If you have a workforce where everyone is proud of what the collective do, stands for, and operate then that’s a very powerful business. Luckily for Tech for Good businesses, this is easy to attain! You talk a lot about being ‘profit-purpose driven’, Chris, and that is bang on. A Tech for Good business already has a mission and story that people naturally feel good about driving, but a lot of them don’t understand how to harness that into a USP. 

M: Absolutely, Andy. Without this being a shameless plug, how important is it to have a specialist Tech for Good talent partner who understands how to unlock that USP and tangibly activate it? 

A: Oh, it’s a game-changer, mate! Having a specialist partner who gets the skills we need and understands our unique culture is invaluable. They bring industry knowledge, connections, and insights that help us find candidates who align with our mission. Made Talent, for example, has been the perfect bridge for tech for good businesses like ours, it works because we credibly share the same values, the story is compelling and the networks you have built are primed for the conversation.

“AI has massive potential for startups. It can streamline operations, automate processes, and give valuable insights for decision-making”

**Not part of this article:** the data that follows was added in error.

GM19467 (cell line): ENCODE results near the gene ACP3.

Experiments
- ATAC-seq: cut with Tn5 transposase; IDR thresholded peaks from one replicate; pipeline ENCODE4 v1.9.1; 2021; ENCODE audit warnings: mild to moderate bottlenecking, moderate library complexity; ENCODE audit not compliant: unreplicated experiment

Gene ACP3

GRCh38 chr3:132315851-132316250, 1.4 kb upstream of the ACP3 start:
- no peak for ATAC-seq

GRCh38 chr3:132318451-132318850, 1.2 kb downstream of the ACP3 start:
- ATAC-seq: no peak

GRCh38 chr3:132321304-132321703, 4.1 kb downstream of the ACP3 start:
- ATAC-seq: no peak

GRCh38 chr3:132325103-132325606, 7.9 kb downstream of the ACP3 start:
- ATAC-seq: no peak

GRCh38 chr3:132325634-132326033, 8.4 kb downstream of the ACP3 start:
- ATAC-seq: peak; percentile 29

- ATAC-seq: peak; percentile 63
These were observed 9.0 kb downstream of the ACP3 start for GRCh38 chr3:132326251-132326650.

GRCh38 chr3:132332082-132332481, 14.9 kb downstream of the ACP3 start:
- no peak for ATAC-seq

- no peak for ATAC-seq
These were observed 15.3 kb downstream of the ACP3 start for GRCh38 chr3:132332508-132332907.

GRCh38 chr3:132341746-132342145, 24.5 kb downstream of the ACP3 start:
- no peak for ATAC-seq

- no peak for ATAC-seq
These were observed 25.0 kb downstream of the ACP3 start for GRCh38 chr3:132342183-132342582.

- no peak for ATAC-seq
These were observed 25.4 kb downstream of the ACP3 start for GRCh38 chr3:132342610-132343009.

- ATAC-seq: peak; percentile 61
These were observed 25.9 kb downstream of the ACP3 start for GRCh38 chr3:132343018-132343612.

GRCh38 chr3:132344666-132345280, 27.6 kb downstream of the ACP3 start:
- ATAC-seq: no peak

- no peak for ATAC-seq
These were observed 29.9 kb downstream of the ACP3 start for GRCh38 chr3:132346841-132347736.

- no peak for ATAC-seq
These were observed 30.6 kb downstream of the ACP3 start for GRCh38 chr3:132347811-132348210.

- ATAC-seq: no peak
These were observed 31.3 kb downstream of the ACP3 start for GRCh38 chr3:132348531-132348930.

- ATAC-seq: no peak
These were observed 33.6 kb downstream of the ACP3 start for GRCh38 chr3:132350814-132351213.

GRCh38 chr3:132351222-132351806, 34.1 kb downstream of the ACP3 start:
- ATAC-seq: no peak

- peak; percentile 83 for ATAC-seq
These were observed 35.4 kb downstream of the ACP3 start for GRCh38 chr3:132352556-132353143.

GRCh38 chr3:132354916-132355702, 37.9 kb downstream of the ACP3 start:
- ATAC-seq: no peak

Wider than that though, it’s not just about shouting about the values on a LinkedIn post. Credibility and authenticity are paramount for it to work, the partnership has to speak the same language and to the right target audience. 

M: That’s fantastic to hear. Now, if you could go back and give yourself advice when starting your first ever business, what would be your top tip if growing a Tech for Good company amidst current market challenges?

A: Ah, hindsight is a beautiful thing! I’d tell myself to build a strong network of like-minded folks and organisations right from the start. Collaborating with other tech for good businesses, forming strategic partnerships, and tapping into the supportive ecosystem can help us tackle the challenges we face. And staying agile, embracing emerging tech, and adapting to market demands are key to sustained growth. Start moving towards partnerships across your supply chain, especially when considering your people strategy.